If you’re running a company you might like to imagine that all of your staff are happy in their positions, feeling fulfilled by the career opportunities that you have provided to them, and content imagining a future where they will always be working for your firm.
The reality, however, is different.
However great you imagine the working environment is that you provide for your staff, chances are that some of your employees are beginning to consider seeking employment elsewhere.
And it’s precisely that temptation of a new job which online criminals are exploiting in a new malware campaign launched via LinkedIn.
Security researchers at Proofpoint report that potential victims at US businesses are receiving messages via LinkedIn’s direct messaging system that pretend to come from a company with an offer of employment.
To appear more convincing, the attackers have created fraudulent LinkedIn profiles for themselves, backed up with bogus websites posing as a legitimate recruitment agency.
Initially the attacker sends a harmless-looking “please add me to your professional network” connection request to their targeted victim, with mention that they are recruiting for a similar (but better paid) position at a nearby firm.
According to the researchers, within a week the attacker sends personalised email directly to their intended victim’s business email address following up on the LinkedIn conversation. To appear more convincing, the email will refer to the target’s current job title in the subject line and message body when describing the new opportunity.
The email invites the recipient click on a link to read more about the fictional job opportunity.
In other cases the email may not be accompanied by a link, but a boobytrapped file attachment containing malicious URLs.
The end result is the same, however. If the targeted individual visits the dangerous URL they visit the bogus recruitment site, and a Microsoft Word file containing malicious macros is downloaded.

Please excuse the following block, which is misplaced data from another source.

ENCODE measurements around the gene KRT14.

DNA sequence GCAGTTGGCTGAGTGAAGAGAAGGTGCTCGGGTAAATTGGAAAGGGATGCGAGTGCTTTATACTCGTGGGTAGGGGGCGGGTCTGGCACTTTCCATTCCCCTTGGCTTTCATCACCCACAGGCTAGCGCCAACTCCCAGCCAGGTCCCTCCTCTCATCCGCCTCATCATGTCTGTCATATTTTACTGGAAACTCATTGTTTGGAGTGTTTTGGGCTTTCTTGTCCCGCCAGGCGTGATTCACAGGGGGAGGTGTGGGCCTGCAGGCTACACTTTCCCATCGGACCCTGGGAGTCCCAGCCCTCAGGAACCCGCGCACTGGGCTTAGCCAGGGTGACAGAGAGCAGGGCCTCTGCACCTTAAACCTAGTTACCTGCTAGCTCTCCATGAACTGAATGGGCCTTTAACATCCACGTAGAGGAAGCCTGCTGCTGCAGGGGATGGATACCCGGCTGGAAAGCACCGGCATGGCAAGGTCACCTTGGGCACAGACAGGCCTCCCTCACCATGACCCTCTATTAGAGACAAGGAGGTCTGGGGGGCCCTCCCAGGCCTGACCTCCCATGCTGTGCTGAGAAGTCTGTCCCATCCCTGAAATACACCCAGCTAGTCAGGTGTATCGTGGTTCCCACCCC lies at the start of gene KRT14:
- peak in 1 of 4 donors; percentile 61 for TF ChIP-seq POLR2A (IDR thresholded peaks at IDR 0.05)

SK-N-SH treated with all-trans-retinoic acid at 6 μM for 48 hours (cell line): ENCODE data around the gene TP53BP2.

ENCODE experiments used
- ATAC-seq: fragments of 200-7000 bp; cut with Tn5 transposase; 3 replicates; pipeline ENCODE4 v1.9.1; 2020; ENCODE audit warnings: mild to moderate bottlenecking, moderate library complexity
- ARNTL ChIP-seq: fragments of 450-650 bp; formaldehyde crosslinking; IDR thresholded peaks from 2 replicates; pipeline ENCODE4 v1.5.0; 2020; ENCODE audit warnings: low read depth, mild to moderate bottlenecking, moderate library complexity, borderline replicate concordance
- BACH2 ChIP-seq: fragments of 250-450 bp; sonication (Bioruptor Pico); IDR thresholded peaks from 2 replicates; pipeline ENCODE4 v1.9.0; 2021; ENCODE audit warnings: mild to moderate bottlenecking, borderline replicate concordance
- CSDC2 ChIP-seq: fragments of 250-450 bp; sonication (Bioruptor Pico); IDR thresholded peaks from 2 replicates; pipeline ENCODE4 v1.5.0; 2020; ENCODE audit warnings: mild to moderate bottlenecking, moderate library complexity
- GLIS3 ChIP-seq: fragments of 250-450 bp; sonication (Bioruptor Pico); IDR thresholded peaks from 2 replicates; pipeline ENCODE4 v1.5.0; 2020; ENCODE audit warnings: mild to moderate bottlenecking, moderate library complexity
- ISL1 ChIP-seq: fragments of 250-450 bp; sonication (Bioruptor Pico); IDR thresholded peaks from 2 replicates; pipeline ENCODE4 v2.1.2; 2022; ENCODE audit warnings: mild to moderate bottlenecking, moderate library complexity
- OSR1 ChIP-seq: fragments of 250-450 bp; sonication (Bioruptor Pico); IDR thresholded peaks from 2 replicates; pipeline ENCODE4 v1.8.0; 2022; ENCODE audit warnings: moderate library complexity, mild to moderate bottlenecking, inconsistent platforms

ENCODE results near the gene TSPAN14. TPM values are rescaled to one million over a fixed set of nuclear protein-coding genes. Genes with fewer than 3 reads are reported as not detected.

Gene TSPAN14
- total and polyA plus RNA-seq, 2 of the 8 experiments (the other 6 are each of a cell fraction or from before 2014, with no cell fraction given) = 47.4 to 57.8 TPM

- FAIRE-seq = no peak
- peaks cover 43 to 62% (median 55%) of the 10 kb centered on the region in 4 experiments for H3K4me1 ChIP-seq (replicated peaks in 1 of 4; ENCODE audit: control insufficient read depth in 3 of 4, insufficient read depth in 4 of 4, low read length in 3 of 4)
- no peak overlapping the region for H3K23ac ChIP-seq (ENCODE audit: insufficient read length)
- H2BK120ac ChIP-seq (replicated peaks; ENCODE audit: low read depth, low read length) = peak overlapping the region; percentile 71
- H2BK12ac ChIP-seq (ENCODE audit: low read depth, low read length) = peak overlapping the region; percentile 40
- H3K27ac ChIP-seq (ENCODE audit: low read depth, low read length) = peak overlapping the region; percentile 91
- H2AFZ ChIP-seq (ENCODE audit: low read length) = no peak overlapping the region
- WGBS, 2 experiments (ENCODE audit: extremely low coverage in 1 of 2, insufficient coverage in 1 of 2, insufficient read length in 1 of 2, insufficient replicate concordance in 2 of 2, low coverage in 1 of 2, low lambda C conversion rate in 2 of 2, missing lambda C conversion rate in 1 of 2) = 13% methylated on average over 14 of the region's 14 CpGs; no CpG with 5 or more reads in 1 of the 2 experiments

The intended victim is told to click on “Enable Content” button to view the document’s content, ignoring the security warning built into Microsoft Word.
Of course, a person who is curious about a new job opportunity paying a higher salary is more likely to click on links and allow macros to run in the Word document than a user who has not been duped into believing that they are talking to a genuine recruiter.
What gets installed onto victims’ computers is a version of the More_eggs backdoor trojan, which can be used to download further malware onto a computer or open a backdoor for a hacker to gain remote access to the business’s network.
Although technology can help defend against attacks like this reaching your staff, it’s always a better defence to raise awareness amongst your workforce and train them in how to use their business computers more safely.
For instance, staff should be taught to be wary of clicking on links or open attachments in unexpected emails. And, of course, enabling macros in a Word document is asking for trouble.
If you’re ever in doubt, check with your IT department to see if an email or link is safe to click on. I understand that that might be difficult if the email is specifically about a new job at a different company, but hey… it doesn’t ever do you any harm to make a good buddy you can trust in the IT support team.
And, if you do think you may have made a mistake and clicked on a link you shouldn’t have, or opened a file that you perhaps shouldn’t have trusted… always inform your IT team. They would much rather know that there is a potential problem than have it brushed under the carpet, potentially causing a much bigger security incident.